Why Pay-Per-Inclusion Search Engines are Dying
A Pay-Per-Inclusion search engine is a service in which a search engine charges you a certain amount to spider and include your website in its database. For this fee, regular repeated spiderings are guaranteed, so you are sure to be indexed.
However, rankings are not guaranteed. These pages have no advantage over any page submitted for free. A few years ago, pay-per-inclusion search engines such as Inktomi, Altavista, Ask Jeeves and Yahoo were introduced. However, they have failed badly and have lost traffic to Google.
Why Google is Tops
Google built LARGEST search engine database because it refused to adopt pay-per-inclusion model. By allowing every website to submit its pages free, it built an enormous database of websites. Good news for everyone searching Google’s database!
Google’s competitors were unable to deliver same results, partly because they had fewer websites to choose from. If you charge for entry into a search engine, you eliminate over 90% of websites on Net which cannot justify such a fee.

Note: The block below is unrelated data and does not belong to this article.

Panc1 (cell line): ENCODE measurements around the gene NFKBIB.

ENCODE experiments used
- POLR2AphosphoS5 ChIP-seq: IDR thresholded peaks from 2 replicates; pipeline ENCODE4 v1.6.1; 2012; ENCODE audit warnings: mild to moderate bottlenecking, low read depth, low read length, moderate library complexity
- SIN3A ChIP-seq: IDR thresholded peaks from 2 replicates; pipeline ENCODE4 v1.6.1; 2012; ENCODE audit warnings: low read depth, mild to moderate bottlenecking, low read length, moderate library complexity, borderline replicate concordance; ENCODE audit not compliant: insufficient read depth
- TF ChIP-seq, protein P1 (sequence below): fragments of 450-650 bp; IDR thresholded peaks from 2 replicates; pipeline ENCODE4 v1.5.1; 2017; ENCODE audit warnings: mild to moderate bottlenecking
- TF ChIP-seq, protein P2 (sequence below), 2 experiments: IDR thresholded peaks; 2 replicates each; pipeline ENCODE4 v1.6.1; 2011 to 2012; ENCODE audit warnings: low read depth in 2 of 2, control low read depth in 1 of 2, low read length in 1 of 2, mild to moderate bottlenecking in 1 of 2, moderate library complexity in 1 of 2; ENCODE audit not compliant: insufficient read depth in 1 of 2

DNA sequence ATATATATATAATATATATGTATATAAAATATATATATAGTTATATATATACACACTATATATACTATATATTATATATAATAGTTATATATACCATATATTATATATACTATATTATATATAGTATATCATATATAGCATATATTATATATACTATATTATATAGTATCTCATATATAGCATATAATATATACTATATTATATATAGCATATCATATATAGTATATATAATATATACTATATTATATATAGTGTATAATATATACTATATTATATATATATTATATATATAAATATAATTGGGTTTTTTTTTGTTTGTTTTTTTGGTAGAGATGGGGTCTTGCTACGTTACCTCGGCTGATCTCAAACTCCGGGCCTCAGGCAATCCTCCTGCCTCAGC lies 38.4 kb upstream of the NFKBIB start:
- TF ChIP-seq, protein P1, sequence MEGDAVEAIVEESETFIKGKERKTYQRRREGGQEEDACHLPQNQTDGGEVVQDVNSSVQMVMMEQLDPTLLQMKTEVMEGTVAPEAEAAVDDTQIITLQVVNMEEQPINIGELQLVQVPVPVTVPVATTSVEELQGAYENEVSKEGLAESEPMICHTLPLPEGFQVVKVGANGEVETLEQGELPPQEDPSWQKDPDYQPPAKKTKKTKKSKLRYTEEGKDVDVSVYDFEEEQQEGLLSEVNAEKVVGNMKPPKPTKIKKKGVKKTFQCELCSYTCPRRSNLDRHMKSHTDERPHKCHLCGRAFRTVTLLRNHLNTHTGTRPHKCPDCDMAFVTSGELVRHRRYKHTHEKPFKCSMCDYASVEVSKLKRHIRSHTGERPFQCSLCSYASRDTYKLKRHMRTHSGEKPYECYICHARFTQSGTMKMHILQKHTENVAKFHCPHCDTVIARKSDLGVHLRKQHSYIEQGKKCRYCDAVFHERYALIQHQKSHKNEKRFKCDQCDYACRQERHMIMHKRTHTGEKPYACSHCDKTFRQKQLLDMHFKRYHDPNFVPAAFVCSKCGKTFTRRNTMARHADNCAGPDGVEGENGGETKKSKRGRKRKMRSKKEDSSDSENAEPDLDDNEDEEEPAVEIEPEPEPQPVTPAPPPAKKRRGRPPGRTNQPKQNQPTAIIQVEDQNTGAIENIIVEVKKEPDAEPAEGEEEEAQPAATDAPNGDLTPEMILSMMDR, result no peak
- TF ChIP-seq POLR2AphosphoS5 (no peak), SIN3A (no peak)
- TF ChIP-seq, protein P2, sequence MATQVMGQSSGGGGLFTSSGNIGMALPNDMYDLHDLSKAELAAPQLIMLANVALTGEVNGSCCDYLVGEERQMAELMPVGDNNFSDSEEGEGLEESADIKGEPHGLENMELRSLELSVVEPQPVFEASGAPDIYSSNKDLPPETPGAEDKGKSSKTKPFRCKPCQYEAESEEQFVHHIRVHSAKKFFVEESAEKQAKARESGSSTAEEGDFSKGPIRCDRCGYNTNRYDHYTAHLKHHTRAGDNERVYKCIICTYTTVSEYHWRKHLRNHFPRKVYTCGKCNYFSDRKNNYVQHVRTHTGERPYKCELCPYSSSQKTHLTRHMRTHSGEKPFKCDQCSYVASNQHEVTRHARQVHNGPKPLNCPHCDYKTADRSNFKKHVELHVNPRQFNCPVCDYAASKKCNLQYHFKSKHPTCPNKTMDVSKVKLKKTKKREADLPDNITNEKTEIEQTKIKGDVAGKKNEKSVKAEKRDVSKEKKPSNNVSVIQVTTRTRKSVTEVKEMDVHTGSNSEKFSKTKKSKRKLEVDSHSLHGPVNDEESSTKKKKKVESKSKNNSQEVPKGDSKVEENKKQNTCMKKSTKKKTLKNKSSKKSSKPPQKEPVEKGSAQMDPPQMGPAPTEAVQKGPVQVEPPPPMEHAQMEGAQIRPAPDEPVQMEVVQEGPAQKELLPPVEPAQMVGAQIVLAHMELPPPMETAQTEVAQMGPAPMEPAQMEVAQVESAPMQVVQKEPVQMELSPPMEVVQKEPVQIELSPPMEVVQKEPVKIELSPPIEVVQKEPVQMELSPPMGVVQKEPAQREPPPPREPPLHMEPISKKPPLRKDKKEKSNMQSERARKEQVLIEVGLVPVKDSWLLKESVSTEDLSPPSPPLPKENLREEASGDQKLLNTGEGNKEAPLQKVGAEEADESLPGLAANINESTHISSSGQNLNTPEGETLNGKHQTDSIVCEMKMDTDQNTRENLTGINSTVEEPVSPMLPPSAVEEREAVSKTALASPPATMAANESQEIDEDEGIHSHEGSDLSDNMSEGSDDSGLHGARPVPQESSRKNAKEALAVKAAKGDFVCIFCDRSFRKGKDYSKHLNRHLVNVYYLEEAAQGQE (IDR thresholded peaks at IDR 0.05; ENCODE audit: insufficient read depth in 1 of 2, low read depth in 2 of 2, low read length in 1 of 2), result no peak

What pay-per-inclusion search engines did not understand was that their real customers were ADVERTISERS and not searchers. Nor were websites customers of engines.
The advertisers pay search engines, so they are customers. Google recognised this and decided to keep advertisers happy by providing a large database of websites. This large database became well known and it attracted great numbers of searches. These searches were exposed to advertisers’ products and searches led to good sales. To make this most efficient, search engine submission must be free.